Experimental design and data analysis
The first and second objectives (referred to as Study 1) included treatments involving 2 frankfurter formulations: one treatment made with 50% NaCl from flake salt (FS) and 50% NaCl from SS (Treatment) and a control with 100% NaCl from FS (Control). Objective 3 included 3 treatments containing increasing concentrations of added ethyl hexanoate (EHEX; 10, 20, and 50 μg/kg) and a Control with no added EHEX (referred to as Study 2). Treatments for all study objectives were repeated in triplicate. As a means of further confirmation, the Objective 3 experiment was repeated in its entirety twice. These experimental designs enabled one-way ANOVA analyses for all variables. Statistical analysis was performed for all measurements using JMP statistical software (SAS, JMP Pro version 13.1.0; SAS Institute Inc., Cary, NC). For Objective 2, principal component analyses (PCA) were conducted to establish potential associations between the sensory attributes and chemical profiles. Significance levels were determined with α < 0.05.
Ready-to-eat, emulsified frankfurters were manufactured using 90% lean beef and 42% lean pork trimmings sourced from a local supplier (UW Provision, Middleton, WI). Proximate analysis was conducted for the raw materials to adjust the formulation targeting a 30% fat finished frankfurter. Trimmings were randomly separated into batches, vacuum packaged and randomly assigned to a treatment or control and stored under refrigeration (4°C) until product manufacture (1 to 3 d).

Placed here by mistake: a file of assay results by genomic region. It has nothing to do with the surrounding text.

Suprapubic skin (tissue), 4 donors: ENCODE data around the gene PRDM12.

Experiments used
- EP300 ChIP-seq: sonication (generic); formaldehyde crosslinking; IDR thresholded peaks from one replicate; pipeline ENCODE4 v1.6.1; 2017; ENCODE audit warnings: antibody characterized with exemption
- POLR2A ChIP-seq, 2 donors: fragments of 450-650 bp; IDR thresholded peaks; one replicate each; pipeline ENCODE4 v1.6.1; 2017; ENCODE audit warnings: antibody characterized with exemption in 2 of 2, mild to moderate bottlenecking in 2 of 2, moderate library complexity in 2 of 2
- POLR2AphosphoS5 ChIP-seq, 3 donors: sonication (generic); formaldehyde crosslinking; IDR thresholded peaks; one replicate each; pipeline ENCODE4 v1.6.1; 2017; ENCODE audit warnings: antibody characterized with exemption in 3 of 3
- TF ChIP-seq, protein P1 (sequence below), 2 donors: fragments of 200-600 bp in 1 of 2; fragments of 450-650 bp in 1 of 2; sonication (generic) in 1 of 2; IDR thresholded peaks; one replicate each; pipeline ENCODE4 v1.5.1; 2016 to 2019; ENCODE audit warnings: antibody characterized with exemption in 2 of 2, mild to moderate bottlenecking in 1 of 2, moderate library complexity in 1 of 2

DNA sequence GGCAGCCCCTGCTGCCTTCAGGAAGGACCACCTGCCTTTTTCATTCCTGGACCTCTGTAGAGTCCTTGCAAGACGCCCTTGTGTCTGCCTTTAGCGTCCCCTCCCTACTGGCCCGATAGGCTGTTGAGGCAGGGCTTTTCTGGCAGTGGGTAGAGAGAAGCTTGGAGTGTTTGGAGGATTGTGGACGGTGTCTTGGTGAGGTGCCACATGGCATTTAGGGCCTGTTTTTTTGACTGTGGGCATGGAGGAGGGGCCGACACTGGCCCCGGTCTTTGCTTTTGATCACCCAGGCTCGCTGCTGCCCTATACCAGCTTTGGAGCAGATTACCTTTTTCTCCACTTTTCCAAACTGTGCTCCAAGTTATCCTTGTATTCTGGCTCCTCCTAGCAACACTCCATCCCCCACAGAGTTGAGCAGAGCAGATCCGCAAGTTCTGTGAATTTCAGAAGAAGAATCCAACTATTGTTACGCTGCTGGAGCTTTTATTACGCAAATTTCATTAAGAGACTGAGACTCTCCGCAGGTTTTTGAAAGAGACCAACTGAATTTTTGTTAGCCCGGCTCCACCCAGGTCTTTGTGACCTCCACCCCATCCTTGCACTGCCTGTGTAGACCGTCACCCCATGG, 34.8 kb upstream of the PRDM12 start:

Emulsions for both studies were produced using methods described by Rust (1987). Emulsified frankfurters (Table 1) were manufactured using a bowl chopper (Krämer & Grebe 67-225, Krämer & Grebe GmbH & Co. KG, Biendenkopf-Wallau, Germany). Ice was chopped to cool the bowl cutter and discarded before beginning manufacture. Coarse ground beef, sodium nitrite, FS, SS (if included in formula), and ice were chopped until reaching 2.2°C. Prior to addition, SS was heated in a water bath at 75°C for 7 h to deactivate SS proteases as done in previous studies (McGough et al., 2012a, 2012b; Shazer et al., 2017) and was added along with the coarse ground pork, spices, sodium phosphates, and sodium erythorbate and chopped until reaching 14.4°C. The emulsion was then stuffed into 80-g portions using 27-mm cellulose casings (ViskoTeepak USA, Kenosha, WI) followed by submerging in a liquid smoke solution for 1 min and 45 s prior to thermal processing. The dilution of liquid smoke was made by combining 35% liquid smoke (RA1505, Red Arrow, Manitowoc, WI) with 65% water. The Treatments and Control were placed on smokehouse sticks, then onto a smokehouse truck. A single smokehouse truck was used for thermal processing (Alkar Model 450 MiniSmoker, Alkar Engineering Corp., Lodi, WI) with a standard frankfurter smokehouse schedule cooking to an internal temperature of 71.1°C. Immediately after thermal processing, the frankfurters were chilled in a cooler (3°C) until reaching an internal temperature below 4.4°C. After cooling, frankfurters were removed from the cellulose casings, placed into packages, and then vacuum sealed (Flavorseal Vacuum Pouch, 3 mil Carroll Manufacturing and Sales, Avon, OH; O2 transmission rate: 52 cc/m2 per 24 h) (Ultravac 2100-C Vacuum Packager, Koch Equipment, Kansas City, MO; seal setting = 5, vacuum setting = 5). Samples for Study 1 physicochemical and sensory evaluation were stored at 2°C until further analysis was conducted. Extraction samples were stored at −20°C to minimize chemical changes during storage. Study 2 samples to be used for sensory evaluation, quantitative color analysis, salt, and pH measurements were sliced into 2.54-cm pieces and vacuum packaged and stored at 2°C until further analysis was conducted.